Just a year later, in 1997, Lauryn became pregnant. At the time, it was unclear who the father was. When confronted with news of her pregnancy, Lauryn told interviewers, “I’m very much in love, I’m very happy, and I see birth as a benediction.”
It was assumed that Rohan was the father because he was the one publicly dating her. But Wyclef argued otherwise. He believed that he was the rightful dad. “There was nothing in my mind to lead me to believe it was not mine,” he recalled.
Wyclef was wrong, and a paternity test revealed that Rohan was the dad. Furious with the result, Wyclef couldn’t contain himself next to Lauryn. Recording in the studio became an impossible feat, and the group parted ways.
It was an emotionally draining period for Lauryn, who was pressured by those around her to get an abortion. The singer poured out her heartache and frustration onto the pages in front of her, and, luckily for us, she created one of the most appreciated R&B albums of all time – The Miseducation of Lauryn Hill.
Creating this incredible body of work came with many obstacles. Lauryn didn’t have her regular team to help her produce it. Wyclef threatened everyone that if they worked with Lauryn or Rohan, they could forget about working with him.
Most people decided to work with Wyclef since he was an experienced producer, so Laurynn ended up having to find her own production team. Luckily, she found a group of talented musicians from New Jersey and invited them to work with her on her album.
They were called The New Ark Producers. One of the producers, Johari Newton, said that Lauryn was definitely the guide. “It was her vision,” he explained, “Our job was to take whatever was in her head and put it down for her.”
Surprisingly, when Lauryn sent those first demos to the record label, they responded by saying that it sounded like “coffee table music.” Less than hopeful, they somehow managed to give her the benefit of the doubt and gave her the freedom to do her own.
Lauryn’s album turned out to be a masterful piece of work. It was a beautifully crafted mish-mash of different styles, including funk, hip hop R&B and reggae. The variety of instruments featured on the record provided the rich sound she longed for.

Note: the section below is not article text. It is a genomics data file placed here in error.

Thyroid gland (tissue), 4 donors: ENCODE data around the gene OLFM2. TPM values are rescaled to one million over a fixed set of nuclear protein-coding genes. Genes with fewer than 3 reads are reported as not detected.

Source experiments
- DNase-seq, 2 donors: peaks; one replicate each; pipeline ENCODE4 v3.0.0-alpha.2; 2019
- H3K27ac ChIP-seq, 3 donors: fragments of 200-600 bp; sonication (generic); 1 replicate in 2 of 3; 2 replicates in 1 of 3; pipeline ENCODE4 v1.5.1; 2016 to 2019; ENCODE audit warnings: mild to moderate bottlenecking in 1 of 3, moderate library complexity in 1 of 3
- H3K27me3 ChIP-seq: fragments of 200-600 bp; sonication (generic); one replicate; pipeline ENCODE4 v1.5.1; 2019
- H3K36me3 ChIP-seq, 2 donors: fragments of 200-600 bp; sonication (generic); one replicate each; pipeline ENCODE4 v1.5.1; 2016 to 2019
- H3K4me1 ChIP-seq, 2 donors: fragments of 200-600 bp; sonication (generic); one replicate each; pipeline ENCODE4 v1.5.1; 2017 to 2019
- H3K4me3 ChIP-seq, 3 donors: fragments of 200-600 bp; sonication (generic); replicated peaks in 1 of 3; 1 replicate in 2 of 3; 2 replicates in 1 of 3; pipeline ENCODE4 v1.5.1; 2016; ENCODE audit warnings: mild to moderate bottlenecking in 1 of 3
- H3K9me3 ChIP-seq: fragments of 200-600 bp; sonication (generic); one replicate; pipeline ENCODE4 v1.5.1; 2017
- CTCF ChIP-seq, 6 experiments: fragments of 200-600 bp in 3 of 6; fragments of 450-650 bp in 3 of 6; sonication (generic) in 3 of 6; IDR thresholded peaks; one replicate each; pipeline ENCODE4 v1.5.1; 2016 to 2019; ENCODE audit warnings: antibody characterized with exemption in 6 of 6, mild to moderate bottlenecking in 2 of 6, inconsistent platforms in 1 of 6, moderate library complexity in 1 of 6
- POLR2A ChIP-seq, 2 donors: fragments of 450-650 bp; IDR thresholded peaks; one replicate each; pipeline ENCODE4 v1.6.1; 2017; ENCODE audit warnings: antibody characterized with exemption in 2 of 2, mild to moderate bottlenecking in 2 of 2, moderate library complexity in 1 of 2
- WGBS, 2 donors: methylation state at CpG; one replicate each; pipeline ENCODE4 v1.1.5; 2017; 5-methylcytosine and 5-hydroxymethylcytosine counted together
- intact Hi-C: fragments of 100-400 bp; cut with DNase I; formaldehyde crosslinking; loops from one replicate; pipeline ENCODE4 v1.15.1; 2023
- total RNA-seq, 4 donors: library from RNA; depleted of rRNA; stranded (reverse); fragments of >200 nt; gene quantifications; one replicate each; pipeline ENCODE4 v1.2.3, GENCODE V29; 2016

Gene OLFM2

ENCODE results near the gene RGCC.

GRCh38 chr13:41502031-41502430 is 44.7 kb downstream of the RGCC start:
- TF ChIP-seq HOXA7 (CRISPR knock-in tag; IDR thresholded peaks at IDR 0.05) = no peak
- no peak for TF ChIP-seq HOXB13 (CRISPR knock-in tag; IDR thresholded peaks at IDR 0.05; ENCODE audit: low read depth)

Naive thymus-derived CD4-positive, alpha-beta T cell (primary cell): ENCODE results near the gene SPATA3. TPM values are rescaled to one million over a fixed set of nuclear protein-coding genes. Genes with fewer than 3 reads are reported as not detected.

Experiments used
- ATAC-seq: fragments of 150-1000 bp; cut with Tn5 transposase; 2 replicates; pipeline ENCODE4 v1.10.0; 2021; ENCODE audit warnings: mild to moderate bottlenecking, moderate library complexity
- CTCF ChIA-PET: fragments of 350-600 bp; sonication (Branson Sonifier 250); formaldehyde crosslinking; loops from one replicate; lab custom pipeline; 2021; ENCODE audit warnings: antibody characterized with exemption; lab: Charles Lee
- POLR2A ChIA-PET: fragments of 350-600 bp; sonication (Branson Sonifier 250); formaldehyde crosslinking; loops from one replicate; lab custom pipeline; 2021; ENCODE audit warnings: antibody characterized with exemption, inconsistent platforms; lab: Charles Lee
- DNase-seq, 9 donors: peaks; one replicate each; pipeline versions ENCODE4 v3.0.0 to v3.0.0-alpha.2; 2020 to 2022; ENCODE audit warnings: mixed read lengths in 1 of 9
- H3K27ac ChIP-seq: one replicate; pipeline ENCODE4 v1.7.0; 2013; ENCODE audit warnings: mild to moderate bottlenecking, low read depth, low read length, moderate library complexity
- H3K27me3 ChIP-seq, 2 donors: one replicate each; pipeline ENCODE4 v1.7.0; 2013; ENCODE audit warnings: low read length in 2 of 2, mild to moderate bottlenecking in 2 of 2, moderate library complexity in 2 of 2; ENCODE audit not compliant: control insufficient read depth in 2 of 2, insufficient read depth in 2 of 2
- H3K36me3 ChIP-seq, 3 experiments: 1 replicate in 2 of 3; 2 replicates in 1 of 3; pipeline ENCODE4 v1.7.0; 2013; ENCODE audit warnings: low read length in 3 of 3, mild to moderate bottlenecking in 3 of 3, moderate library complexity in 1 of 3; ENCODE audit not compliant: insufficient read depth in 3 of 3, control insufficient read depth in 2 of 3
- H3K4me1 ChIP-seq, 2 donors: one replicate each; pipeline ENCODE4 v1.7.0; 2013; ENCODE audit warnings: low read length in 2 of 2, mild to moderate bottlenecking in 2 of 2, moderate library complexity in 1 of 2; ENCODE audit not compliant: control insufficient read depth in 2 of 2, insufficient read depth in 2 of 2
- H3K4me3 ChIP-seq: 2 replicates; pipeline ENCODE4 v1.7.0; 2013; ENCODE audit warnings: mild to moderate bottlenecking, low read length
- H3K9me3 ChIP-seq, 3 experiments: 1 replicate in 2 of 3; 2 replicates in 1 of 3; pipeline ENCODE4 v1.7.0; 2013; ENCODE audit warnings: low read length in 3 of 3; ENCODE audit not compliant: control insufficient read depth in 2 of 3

Lauryn was pregnant with her first child during the making of the album. The situation with Wyclef and Rohan made everything a whole lot more complicated, and she felt like she had to fight for her music, not just for herself but for her child as well.
“I sang from that place and chose to share the joy and ecstasy of it, as well as the disappointments, entanglements, and life lessons that I had learned at that point,” the singer told Rolling Stone Magazine. She also credited Rohan Marley as being a “protective presence.”
Not only was Lauryn’s music great, but the content was profound and moving as well. The rawness and bravery in her lyrics were missing in other songs at the time. It definitely distinguished Lauryn Hill’s album from the rest.
The Miseducation of Lauryn Hill was highly acclaimed and sold over 19 million records worldwide, making it the highest-selling album from a female rapper at the time. Only a young adult in her early 20s, Lauryn had already received a mass of respect from her peers.
Everything in Lauryn’s life was moving super-fast. But her newfound status, as exciting as it was, came with more and more demands. Sooner than later, she started feeling the pressure. She admitted that the spotlight was an awkward place for her to be in at times.
“The awards are a reflection of my relationship with the audience,” she told interviewers. “It means that my music is helpful to them. That’s the award. So, I get really afraid of those little comfort – those things that make us feel like we did something great. Because I’ve done nothing.”
As her fame increased, so did her faith. Lauryn managed to remain sane amidst all the blinding lights by devoting herself to God. But her faith was criticized by a few self-righteous folks who didn’t like the fact that she was an unmarried mother making secular music.
Lauryn responded to her critics by saying that being successful and “fly and hot and whatever” doesn’t mean one can’t love God and represent him. “It’s not a contradiction,” she confidently stated in front of a crowd of proud fans.
Public backlash over nonsense wasn’t the only thing Lauryn dealt with at the time of her album’s release. Seeing how well it was doing in sales, her producers, The New Ark crew, felt like they were being cheated out of millions of dollars in royalties.
Although everyone knew she collaborated with many others, Lauryn was credited as the only producer and songwriter on the album. They were initially paid 100k for publishing rights, but what were 100 thousand dollars compared to the millions Lauryn was making?